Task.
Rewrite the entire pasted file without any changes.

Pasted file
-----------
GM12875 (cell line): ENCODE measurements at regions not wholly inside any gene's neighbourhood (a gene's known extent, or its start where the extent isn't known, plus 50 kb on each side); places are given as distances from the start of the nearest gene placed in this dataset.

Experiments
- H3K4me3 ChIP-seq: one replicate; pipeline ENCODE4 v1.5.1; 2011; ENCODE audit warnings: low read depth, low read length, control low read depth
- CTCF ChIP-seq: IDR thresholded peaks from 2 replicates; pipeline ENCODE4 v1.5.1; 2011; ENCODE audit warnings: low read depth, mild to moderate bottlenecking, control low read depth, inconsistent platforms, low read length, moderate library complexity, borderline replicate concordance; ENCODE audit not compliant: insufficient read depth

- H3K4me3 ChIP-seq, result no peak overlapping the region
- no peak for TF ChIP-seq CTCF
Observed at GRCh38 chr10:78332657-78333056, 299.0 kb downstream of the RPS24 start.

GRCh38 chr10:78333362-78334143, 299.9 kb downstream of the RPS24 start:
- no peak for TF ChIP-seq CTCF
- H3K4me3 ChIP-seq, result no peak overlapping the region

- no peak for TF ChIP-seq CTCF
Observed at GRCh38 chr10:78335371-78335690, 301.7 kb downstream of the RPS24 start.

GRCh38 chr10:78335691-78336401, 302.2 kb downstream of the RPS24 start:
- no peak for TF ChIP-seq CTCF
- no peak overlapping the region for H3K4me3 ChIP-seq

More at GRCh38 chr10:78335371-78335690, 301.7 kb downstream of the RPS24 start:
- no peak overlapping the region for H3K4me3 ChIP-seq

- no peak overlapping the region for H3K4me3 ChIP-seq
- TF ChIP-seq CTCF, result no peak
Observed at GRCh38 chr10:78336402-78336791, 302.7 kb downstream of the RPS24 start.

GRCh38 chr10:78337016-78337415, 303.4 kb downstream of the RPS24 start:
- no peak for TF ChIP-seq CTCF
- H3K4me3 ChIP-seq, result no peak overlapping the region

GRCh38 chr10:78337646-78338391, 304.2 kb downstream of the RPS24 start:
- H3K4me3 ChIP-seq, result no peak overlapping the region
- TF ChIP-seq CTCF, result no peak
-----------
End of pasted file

GM12875 (cell line): ENCODE measurements at regions not wholly inside any gene's neighbourhood (a gene's known extent, or its start where the extent isn't known, plus 50 kb on each side); places are given as distances from the start of the nearest gene placed in this dataset.

Experiments
- H3K4me3 ChIP-seq: one replicate; pipeline ENCODE4 v1.5.1; 2011; ENCODE audit warnings: low read depth, low read length, control low read depth
- CTCF ChIP-seq: IDR thresholded peaks from 2 replicates; pipeline ENCODE4 v1.5.1; 2011; ENCODE audit warnings: low read depth, mild to moderate bottlenecking, control low read depth, inconsistent platforms, low read length, moderate library complexity, borderline replicate concordance; ENCODE audit not compliant: insufficient read depth

- H3K4me3 ChIP-seq, result no peak overlapping the region
- no peak for TF ChIP-seq CTCF
Observed at GRCh38 chr10:78332657-78333056, 299.0 kb downstream of the RPS24 start.

GRCh38 chr10:78333362-78334143, 299.9 kb downstream of the RPS24 start:
- no peak for TF ChIP-seq CTCF
- H3K4me3 ChIP-seq, result no peak overlapping the region

- no peak for TF ChIP-seq CTCF
Observed at GRCh38 chr10:78335371-78335690, 301.7 kb downstream of the RPS24 start.

GRCh38 chr10:78335691-78336401, 302.2 kb downstream of the RPS24 start:
- no peak for TF ChIP-seq CTCF
- no peak overlapping the region for H3K4me3 ChIP-seq

More at GRCh38 chr10:78335371-78335690, 301.7 kb downstream of the RPS24 start:
- no peak overlapping the region for H3K4me3 ChIP-seq

- no peak overlapping the region for H3K4me3 ChIP-seq
- TF ChIP-seq CTCF, result no peak
Observed at GRCh38 chr10:78336402-78336791, 302.7 kb downstream of the RPS24 start.

GRCh38 chr10:78337016-78337415, 303.4 kb downstream of the RPS24 start:
- no peak for TF ChIP-seq CTCF
- H3K4me3 ChIP-seq, result no peak overlapping the region

GRCh38 chr10:78337646-78338391, 304.2 kb downstream of the RPS24 start:
- H3K4me3 ChIP-seq, result no peak overlapping the region
- TF ChIP-seq CTCF, result no peak